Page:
The International Transboundary Policy Dialogue on Hilsa Fisheries Management between Bangladesh and India successfully concluded a clear set of policy recommendations to conserve the Hilsa fisheries in both countries.
Organized by IUCN and the Central Inland Fisheries Research Institute (CIFRI), the policy dialogue urged to maintain environmental flows of freshwater in estuaries and mangrove ecosystems for sustainable Hilsa fisheries.
Hilsa (also called Ilish) is a popular fish eaten among the population of the sub-continent, it is the most popular fish with Bengalis and Oriyas and the national fish of Bangladesh. A tropical fish, it can survive in both fresh and salt water ecosystems and therefore particularly prevalent in delta regions.
The Transboundary River Dialogue is part of IUCN’s project Ecosystems for Life: A Bangladesh-India Initiative. A range of stakeholders including the Department of Fisheries, Government of West Bengal, the Ministry of Fisheries and Livestock Bangladesh, attended the meeting, as well as representatives from fishing communities, researchers, journalists and private sector representatives from Bangladesh and India.
The recommendations include the proposal for an annual ban on Hilsa fishing during the same period of the year in both countries to protect the juvenile and brood fish. A thorough stock assessment of marine and freshwater Hilsa at regular intervals using a common methodology was identified as an important need. There was wide agreement by the stakeholders present on the Dialogue’s recommendations, which are included in a draft plan of action submitted to the governments of both countries for their consideration and adoption.
“The Hilsa population in both Bangladesh and India is under immense pressure from the fisheries sector. The species would benefit from coordinated and collective policy development, conservation strategies and joint implementation in both countries”, said Md. Zafar Iqbal Siddique, Member of Parliament, Bangladesh.
A recent study titled ‘The importance of migratory and spawning patterns for the conservation of Hilsa in Bangladesh and India’ was presented at the Dialogue. It highlighted a set of recommendations to conserve the Hilsa fisheries. Funded by the Ecosystems for Life project, the research was conducted by a transboundary joint research team following an agreed common methodology that focused on the migration route of Hilsa with emphasis on the Ganges river system.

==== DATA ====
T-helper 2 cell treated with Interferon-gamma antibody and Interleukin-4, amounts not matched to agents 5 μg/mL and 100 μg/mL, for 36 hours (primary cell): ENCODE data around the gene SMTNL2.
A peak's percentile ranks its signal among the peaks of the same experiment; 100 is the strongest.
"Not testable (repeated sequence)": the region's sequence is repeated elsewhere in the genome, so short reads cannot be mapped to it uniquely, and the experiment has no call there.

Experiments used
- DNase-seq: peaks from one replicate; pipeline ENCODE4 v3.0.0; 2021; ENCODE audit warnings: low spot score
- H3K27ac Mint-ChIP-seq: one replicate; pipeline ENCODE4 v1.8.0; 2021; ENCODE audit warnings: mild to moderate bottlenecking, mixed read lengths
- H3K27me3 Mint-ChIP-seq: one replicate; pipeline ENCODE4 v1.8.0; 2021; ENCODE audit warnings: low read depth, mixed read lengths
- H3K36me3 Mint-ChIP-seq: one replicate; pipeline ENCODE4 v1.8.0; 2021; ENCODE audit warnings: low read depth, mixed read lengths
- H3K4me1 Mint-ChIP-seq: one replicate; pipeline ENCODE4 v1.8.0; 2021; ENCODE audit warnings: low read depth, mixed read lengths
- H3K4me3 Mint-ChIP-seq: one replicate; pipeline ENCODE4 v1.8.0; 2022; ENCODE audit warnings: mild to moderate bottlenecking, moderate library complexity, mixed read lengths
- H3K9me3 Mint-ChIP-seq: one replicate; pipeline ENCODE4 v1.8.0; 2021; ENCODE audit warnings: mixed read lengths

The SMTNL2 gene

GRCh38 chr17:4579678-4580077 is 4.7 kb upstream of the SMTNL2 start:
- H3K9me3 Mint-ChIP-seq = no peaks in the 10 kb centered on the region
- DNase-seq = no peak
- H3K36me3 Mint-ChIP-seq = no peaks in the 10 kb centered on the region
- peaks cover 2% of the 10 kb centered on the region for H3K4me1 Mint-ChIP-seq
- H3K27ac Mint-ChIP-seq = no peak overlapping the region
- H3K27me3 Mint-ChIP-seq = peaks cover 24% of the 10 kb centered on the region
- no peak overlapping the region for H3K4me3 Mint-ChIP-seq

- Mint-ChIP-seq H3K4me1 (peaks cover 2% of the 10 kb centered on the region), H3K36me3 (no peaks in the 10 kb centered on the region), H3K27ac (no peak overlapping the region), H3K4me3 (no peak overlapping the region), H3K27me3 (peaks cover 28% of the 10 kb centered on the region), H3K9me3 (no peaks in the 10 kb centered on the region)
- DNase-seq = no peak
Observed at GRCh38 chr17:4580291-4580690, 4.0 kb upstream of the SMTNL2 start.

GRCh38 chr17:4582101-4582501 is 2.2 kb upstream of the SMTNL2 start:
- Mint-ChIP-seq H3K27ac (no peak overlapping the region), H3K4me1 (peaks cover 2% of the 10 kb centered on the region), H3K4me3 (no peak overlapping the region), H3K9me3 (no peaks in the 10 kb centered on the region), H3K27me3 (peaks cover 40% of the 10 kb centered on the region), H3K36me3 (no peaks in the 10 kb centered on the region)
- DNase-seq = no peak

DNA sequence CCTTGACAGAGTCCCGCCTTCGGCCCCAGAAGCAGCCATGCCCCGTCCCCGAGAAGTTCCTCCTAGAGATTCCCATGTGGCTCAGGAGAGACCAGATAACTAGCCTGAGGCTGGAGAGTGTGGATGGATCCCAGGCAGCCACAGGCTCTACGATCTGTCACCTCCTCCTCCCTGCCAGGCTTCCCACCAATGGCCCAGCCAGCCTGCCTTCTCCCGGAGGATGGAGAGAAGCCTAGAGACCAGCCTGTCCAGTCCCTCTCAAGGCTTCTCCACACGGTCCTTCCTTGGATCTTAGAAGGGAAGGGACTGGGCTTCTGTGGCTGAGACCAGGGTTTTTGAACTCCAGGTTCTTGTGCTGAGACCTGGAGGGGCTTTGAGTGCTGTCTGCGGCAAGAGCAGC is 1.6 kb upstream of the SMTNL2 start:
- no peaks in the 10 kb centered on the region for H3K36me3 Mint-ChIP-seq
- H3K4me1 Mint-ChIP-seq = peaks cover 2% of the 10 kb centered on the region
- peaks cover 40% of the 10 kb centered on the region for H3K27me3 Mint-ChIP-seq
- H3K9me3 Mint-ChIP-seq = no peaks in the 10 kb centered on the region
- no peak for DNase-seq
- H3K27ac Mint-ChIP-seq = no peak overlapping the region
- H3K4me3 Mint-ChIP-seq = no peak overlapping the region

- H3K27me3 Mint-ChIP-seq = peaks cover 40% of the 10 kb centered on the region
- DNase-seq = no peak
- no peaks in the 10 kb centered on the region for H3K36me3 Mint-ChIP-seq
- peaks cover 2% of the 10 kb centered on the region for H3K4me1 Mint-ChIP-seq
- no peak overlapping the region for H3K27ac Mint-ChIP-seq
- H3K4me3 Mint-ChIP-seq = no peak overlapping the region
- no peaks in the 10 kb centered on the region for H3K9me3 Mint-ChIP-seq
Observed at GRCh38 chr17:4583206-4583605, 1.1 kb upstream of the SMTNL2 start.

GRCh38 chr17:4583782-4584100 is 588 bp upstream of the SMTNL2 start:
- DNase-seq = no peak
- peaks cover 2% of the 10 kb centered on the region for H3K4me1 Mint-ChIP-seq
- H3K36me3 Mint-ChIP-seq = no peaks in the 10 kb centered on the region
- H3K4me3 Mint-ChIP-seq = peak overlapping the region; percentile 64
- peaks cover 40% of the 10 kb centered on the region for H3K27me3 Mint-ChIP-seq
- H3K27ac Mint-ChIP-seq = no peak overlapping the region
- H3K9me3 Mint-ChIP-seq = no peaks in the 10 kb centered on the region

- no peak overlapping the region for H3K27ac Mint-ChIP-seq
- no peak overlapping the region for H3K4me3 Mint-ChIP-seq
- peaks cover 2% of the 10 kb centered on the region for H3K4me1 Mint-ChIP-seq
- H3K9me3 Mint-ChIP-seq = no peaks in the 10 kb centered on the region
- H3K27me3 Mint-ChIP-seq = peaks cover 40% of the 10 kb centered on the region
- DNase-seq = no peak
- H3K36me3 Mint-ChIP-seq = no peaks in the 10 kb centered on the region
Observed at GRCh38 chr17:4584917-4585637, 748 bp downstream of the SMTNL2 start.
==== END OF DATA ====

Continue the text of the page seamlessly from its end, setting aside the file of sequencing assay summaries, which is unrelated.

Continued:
“The study and the dialogue have produced a set of policy options that both countries could adopt for sustainable management of Hilsa fisheries. The stakeholders, including the research community, conservationists and representatives from fishing associations, suggested that the recommendations from the study should be discussed at a high level policy forum of both countries. This has now resulted in a firm basis for an effective strategy for Hilsa conservation, which has the endorsement of both policymakers, practitioners and the fishing communities in India and Bangladesh,” said Mr Ganesh Pangare, Head Water Programme IUCN Asia.
'Ecosystems for Life: A Bangladesh-India' Initiative is a civil society led multi-stakeholder dialogue process to promote better understanding of the management of natural resources in the Ganges, Brahmaputra and Meghna region. The project works to develop a shared vision and understanding of food, livelihood and water security issues through collaborative research and studies, creation of a knowledge hub, developing research-based policy options, and enhancing the capacity of civil society stakeholders to participate in the management of natural resources.
The Initiative is implemented by IUCN Country Offices in Bangladesh and India, with support from the Netherlands’ Directorate-General for International Cooperation (DGIS) and the IUCN Asia Regional Office.
For more information or to set up interviews, please contact: AJM Zobaidur Rahman Soeb, Communications Officer, Ecosystems for Life: A Bangladesh-India Initiative, IUCN Bangladesh Country Office, Mobile: +880 1670 067 268, Email: firstname.lastname@example.org